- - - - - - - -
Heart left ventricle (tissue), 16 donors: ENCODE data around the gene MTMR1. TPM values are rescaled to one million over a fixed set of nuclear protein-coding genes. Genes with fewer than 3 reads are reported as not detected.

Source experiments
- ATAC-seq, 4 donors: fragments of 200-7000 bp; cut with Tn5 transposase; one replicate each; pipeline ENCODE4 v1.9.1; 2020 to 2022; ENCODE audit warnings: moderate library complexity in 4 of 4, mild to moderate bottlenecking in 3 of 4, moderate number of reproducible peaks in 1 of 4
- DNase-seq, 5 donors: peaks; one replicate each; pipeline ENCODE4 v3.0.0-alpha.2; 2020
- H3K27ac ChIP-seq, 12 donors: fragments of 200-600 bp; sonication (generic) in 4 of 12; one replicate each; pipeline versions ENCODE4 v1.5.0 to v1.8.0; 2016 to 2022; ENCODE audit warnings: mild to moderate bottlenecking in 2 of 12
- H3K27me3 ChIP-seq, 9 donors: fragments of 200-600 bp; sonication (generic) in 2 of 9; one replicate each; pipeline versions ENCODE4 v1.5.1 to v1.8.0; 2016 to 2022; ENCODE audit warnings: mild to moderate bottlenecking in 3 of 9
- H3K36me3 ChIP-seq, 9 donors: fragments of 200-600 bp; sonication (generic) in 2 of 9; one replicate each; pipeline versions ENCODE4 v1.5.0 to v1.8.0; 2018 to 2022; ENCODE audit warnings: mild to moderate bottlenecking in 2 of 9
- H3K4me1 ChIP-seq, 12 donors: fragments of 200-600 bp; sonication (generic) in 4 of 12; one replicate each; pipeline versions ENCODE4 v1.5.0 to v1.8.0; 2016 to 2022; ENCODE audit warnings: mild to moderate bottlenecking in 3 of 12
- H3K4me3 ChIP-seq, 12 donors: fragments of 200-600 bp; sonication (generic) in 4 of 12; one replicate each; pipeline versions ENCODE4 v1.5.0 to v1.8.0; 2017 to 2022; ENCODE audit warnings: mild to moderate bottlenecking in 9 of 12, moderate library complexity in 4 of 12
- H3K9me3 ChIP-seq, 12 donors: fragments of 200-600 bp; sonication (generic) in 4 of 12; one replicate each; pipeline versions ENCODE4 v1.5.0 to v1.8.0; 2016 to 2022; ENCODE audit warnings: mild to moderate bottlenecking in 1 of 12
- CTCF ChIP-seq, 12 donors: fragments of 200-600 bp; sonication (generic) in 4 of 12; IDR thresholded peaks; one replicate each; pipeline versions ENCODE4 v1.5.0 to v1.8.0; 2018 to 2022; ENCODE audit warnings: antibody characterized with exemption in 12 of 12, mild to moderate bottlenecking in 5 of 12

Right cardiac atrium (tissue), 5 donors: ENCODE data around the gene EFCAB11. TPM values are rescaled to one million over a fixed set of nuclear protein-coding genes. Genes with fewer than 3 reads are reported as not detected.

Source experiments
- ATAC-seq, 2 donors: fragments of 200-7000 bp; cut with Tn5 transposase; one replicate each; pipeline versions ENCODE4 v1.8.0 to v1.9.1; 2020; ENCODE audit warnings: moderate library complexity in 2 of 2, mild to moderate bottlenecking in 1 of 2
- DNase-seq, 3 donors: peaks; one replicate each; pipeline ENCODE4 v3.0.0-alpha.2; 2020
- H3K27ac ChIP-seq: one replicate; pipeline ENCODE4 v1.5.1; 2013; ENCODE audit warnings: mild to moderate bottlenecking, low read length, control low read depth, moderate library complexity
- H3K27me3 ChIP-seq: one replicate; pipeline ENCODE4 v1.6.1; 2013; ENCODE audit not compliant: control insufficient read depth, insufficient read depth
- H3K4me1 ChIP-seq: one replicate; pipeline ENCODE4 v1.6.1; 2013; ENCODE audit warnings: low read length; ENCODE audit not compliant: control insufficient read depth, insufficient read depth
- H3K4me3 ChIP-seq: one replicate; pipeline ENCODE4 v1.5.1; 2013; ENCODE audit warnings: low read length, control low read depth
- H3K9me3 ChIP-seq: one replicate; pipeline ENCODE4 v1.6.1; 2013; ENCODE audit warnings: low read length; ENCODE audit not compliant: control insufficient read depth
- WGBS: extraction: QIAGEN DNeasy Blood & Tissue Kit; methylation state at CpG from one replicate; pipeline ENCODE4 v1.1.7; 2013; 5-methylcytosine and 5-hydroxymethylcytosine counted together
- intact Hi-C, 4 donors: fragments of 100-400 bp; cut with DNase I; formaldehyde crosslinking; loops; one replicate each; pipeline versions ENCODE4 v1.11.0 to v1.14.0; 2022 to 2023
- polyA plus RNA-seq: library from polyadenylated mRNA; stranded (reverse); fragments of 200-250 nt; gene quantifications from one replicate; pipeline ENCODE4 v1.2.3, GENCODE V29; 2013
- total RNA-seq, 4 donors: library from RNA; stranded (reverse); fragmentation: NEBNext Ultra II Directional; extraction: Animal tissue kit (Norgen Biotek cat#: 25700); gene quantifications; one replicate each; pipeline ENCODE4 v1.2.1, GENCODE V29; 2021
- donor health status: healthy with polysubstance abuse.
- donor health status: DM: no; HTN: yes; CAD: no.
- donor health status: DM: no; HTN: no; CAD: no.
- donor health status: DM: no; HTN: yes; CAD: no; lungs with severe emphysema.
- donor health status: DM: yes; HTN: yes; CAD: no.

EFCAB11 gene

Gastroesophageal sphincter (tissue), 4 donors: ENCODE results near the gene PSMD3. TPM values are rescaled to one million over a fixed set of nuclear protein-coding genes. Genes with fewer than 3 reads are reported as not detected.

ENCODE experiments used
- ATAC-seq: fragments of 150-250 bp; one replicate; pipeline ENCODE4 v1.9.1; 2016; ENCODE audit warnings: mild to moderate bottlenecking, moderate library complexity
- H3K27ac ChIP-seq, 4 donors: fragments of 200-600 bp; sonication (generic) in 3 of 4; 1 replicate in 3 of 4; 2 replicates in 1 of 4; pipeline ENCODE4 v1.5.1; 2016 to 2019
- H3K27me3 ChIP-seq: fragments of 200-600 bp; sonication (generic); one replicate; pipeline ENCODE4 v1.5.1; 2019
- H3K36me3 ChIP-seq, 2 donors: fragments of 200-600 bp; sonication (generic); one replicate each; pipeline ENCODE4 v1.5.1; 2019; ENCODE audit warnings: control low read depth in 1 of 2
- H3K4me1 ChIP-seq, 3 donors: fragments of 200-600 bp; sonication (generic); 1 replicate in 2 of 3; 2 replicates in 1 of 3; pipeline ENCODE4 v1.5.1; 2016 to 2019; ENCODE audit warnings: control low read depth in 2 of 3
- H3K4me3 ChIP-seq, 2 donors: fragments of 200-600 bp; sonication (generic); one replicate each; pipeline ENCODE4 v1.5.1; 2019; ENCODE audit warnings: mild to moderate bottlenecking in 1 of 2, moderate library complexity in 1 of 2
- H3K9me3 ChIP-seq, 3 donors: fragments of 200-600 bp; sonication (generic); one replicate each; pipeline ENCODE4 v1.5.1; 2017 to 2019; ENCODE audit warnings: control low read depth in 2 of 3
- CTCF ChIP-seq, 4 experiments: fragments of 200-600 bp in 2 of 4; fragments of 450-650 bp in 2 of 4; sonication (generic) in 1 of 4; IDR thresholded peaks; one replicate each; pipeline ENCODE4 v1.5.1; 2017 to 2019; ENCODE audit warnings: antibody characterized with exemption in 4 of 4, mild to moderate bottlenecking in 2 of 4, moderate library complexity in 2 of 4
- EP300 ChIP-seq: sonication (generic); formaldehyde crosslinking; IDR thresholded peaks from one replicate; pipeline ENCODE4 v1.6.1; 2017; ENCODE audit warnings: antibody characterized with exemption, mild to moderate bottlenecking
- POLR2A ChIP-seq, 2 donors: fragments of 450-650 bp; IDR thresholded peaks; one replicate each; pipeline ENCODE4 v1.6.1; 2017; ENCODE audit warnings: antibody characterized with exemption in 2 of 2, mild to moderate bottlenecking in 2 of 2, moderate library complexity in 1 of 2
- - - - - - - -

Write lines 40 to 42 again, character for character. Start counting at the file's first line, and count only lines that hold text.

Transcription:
- CTCF ChIP-seq, 4 experiments: fragments of 200-600 bp in 2 of 4; fragments of 450-650 bp in 2 of 4; sonication (generic) in 1 of 4; IDR thresholded peaks; one replicate each; pipeline ENCODE4 v1.5.1; 2017 to 2019; ENCODE audit warnings: antibody characterized with exemption in 4 of 4, mild to moderate bottlenecking in 2 of 4, moderate library complexity in 2 of 4
- EP300 ChIP-seq: sonication (generic); formaldehyde crosslinking; IDR thresholded peaks from one replicate; pipeline ENCODE4 v1.6.1; 2017; ENCODE audit warnings: antibody characterized with exemption, mild to moderate bottlenecking
- POLR2A ChIP-seq, 2 donors: fragments of 450-650 bp; IDR thresholded peaks; one replicate each; pipeline ENCODE4 v1.6.1; 2017; ENCODE audit warnings: antibody characterized with exemption in 2 of 2, mild to moderate bottlenecking in 2 of 2, moderate library complexity in 1 of 2